Blog post by Sarah Minchin
From the very first blood test, we’d known that this pregnancy wasn’t going to be easy. I have a rhesus negative blood group and my husband has a rhesus positive blood group; this puts me at risk of having an immune reaction during pregnancy (known as rhesus disease). In rhesus disease, the mother’s immune system responds to the baby’s red blood cells and attacks them as if they are a foreign object. This can cause potentially fatal anaemia as vital organs become starved of oxygen. Although my first two pregnancies had been trouble-free, my third pregnancy had ended in miscarriage and there had always been a question as to whether rhesus disease had been a factor in our loss.
When I discovered I was pregnant for a fourth time and had the normal blood tests, the results came as a shock. They showed that there were antibodies already present in my bloodstream which appeared to be immune to the routine anti-D injections which were supposed to stop them developing. This is a very uncommon situation and I was told that this meant that I would need to be scanned regularly through the following months.
It was at five months into my pregnancy that the antibody levels rose sharply and I was referred to a specialist. She told me that the antibodies were at two and a half times the recognised danger level and I would need very careful monitoring. She also explained that it would be very unlikely that I would carry this pregnancy to term.
I attended hospital for regular check-ups and, although the antibodies remained at a high level, our baby was active and healthy, showing very little sign of any issues. This continued until I was 31 weeks pregnant when testing showed that he had become lethargic and the anaemia was at a dangerous level. A foetal blood transfusion was needed to try and reduce the effects of the anaemia and so I was admitted. It had been explained to us that the transfusion carried a small risk of delivery but we never really thought of this as a possibility.
I walked to the operating room and had a local anaesthetic in my stomach. A large needle was inserted to try and achieve the correct angle to administer the blood transfusion through the umbilical cord. This went on for about half an hour before I heard the consultant say that a blood clot had formed in the umbilical cord and they needed to deliver the baby. I was quickly put under general anaesthetic and Ethan was delivered by emergency C-section.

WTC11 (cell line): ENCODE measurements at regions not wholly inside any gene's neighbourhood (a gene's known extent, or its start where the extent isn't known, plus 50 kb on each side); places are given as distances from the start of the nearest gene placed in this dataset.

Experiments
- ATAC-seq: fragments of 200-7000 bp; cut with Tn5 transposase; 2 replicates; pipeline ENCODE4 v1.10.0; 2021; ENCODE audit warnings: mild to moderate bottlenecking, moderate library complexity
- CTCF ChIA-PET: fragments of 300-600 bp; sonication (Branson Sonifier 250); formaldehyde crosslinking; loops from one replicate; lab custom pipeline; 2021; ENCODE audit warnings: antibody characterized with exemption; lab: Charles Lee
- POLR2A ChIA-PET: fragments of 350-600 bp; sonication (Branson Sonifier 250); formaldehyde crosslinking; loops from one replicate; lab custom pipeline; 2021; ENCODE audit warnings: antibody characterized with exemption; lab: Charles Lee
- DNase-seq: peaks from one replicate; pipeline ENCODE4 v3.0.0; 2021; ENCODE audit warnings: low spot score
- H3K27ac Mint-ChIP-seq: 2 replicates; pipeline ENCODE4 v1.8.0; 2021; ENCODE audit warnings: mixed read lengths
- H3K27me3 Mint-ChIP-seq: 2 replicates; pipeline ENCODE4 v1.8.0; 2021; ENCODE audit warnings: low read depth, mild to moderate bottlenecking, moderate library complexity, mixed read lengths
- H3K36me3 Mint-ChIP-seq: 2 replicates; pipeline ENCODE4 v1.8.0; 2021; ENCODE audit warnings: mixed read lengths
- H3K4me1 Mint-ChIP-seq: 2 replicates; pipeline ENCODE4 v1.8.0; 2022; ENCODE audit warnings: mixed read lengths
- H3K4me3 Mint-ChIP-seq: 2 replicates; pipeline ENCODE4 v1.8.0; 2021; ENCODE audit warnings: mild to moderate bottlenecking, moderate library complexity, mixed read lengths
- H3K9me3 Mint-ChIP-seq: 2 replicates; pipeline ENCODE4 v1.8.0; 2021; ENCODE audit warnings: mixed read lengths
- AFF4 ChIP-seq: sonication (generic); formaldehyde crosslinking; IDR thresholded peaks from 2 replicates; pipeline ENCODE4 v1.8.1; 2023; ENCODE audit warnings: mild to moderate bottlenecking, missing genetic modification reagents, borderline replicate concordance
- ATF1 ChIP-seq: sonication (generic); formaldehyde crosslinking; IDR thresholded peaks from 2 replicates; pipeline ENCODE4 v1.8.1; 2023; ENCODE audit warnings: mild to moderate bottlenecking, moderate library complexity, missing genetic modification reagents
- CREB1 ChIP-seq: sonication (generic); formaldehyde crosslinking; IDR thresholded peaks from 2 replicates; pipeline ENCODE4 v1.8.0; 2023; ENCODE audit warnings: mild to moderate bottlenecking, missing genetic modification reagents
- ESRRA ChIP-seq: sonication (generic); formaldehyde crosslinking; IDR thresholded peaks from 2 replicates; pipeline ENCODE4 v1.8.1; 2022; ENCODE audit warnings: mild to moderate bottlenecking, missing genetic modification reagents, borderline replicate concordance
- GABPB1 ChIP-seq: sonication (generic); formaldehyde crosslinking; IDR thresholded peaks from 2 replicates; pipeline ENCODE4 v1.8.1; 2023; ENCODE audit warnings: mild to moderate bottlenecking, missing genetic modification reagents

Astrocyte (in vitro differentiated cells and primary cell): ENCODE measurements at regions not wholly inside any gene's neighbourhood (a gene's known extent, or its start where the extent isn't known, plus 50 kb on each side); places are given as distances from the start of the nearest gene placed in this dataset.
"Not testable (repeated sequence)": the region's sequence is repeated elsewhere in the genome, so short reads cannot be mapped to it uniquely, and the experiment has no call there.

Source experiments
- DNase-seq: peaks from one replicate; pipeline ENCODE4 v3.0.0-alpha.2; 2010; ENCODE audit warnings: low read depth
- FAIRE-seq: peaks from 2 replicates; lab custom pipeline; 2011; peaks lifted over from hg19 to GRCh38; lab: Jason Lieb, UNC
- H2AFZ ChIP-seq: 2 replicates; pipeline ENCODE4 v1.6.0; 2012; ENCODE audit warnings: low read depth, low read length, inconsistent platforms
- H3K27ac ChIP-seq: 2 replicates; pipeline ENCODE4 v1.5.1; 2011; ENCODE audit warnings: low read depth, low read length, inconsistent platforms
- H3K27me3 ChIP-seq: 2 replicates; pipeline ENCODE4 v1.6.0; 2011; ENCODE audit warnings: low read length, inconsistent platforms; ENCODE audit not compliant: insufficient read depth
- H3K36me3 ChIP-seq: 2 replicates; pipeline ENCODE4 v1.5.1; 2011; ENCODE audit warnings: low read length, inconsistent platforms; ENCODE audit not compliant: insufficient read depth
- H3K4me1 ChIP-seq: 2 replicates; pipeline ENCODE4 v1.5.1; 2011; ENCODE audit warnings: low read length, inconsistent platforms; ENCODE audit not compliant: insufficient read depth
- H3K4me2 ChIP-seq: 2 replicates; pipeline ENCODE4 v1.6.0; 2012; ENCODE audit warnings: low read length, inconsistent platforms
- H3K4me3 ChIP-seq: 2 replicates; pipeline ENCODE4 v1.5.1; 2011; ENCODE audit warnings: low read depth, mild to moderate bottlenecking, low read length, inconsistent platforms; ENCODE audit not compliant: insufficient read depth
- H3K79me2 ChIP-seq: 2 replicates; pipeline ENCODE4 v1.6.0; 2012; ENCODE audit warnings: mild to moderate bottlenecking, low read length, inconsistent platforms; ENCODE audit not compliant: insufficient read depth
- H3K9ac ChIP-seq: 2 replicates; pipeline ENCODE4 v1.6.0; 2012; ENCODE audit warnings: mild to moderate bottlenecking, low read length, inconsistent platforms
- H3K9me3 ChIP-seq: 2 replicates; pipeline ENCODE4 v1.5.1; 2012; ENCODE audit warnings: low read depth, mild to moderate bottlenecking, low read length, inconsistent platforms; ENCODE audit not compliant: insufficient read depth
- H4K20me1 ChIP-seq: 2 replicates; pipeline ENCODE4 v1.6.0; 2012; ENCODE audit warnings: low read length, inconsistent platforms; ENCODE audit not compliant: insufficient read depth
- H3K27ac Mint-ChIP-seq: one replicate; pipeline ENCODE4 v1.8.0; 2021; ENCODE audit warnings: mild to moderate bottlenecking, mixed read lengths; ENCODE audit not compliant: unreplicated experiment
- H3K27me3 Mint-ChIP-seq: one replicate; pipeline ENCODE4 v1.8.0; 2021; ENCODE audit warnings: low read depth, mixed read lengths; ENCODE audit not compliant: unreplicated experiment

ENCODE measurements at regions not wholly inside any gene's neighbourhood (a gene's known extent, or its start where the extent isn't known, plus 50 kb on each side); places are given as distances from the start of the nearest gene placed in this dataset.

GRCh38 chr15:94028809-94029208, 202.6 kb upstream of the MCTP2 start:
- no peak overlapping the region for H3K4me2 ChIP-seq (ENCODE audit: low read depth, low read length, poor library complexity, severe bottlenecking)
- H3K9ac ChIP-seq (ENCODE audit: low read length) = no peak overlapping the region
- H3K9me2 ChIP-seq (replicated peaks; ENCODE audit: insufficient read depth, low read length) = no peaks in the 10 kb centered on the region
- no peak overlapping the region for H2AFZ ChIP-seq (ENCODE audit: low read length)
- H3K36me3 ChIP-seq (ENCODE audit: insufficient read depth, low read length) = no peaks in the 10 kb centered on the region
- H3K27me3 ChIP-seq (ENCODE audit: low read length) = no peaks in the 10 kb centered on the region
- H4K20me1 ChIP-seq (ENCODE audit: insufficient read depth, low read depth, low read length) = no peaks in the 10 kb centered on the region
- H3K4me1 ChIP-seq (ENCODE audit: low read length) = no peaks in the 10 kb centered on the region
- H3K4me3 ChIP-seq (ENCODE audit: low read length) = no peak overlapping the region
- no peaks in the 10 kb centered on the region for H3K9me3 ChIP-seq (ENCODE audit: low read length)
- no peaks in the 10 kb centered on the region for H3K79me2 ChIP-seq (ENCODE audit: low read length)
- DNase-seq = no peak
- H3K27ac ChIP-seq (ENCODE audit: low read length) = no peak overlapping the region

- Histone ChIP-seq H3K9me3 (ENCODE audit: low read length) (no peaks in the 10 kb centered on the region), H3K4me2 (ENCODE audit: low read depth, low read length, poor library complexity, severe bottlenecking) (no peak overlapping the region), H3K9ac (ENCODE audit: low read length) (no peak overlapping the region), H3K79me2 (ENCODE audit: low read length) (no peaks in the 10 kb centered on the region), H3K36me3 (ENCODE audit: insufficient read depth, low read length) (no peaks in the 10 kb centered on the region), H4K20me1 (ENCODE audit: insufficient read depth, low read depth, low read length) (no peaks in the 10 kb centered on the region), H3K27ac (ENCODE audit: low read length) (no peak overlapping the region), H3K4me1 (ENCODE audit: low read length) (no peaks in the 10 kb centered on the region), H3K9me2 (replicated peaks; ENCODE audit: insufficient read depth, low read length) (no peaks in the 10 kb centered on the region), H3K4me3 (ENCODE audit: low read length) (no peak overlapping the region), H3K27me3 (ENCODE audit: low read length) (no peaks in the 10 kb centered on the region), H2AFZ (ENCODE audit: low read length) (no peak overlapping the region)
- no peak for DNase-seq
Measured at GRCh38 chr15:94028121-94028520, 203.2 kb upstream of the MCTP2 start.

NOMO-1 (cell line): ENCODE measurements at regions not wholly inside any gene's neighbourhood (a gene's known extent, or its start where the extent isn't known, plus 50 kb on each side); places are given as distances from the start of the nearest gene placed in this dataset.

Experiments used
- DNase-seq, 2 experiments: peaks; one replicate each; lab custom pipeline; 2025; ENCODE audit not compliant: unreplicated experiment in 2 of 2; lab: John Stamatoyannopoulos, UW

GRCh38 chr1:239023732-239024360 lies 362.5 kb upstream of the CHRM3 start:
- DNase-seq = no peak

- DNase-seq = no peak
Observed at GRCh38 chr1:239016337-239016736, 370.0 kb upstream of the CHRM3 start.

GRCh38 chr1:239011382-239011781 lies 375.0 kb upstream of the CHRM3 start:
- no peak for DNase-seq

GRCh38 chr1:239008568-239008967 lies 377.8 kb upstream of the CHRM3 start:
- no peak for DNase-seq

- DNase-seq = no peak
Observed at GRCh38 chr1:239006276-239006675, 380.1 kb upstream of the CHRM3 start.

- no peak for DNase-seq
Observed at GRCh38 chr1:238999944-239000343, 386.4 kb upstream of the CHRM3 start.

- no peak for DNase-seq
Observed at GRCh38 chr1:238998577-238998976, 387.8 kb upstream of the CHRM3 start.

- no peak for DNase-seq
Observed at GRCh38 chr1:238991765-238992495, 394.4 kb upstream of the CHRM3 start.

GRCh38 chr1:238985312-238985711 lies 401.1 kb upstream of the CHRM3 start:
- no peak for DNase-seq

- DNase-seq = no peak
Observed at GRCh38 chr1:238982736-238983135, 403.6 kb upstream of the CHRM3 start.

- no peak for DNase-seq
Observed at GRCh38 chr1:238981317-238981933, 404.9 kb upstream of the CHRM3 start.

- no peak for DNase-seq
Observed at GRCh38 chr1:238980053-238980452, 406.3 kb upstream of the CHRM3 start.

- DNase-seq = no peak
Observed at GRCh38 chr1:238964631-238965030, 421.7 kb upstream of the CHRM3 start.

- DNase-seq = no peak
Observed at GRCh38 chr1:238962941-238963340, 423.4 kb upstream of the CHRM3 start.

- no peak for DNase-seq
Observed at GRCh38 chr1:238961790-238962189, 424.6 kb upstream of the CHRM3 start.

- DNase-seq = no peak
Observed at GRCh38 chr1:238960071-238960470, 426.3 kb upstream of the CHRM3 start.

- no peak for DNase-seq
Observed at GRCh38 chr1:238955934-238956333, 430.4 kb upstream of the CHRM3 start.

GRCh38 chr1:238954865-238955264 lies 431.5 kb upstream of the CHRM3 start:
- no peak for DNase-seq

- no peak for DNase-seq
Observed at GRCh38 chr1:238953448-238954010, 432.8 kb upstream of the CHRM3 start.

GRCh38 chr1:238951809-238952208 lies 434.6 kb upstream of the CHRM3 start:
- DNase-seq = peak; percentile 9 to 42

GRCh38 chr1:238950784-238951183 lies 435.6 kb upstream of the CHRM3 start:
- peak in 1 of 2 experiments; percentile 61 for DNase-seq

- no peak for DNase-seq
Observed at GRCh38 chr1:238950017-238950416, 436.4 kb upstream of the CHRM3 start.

He wasn’t breathing and his heart rate was falling. He was given several ‘rescue breaths’ before being rushed to the neonatal intensive care unit. I was in total shock when I came around from the anaesthetic, all I wanted was to see my baby but we weren’t allowed to visit until he was stabilised.
We waited for hours in a total daze; we hardly spoke except to decide on his name (Ethan means “strong”). When we finally got to see our tiny son in his incubator hooked up to all of the wires and machines it was extremely traumatic. He was so still and I was very aware that the ventilator was keeping him alive in a way that my body had become unable to do. I sat in my wheelchair and sobbed my heart out, wishing that it was all a bad dream. Trying to sleep that night was so strange, I wasn’t pregnant any more but I didn’t have my boy with me either. Things became even harder when I was discharged just four days later and had to go home without him.
Ethan was in hospital for a total of eight weeks, much longer than many babies born at 31 weeks. He had lots of photo therapy for jaundice and repeated blood transfusions for his anaemia, but his biggest problem was his lungs. Despite coming off the ventilator relatively quickly, he found it hard to breathe on his own. He had very immature lungs and the anaemia made it hard for his body to cope without oxygen support. He slowly moved through the various oxygen options and was eventually strong enough to breathe independently. He was able to come home on 30 November, exactly eight weeks after he was born and just three days before his due date.
Ethan is now a happy and healthy two and a half year old. At first, he was a little behind on his milestones but he has now caught up on everything and is even measuring ahead in some areas. We are so proud of how far he has come. Sometimes I look at him and can’t quite believe he’s the same little boy I first saw in that incubator.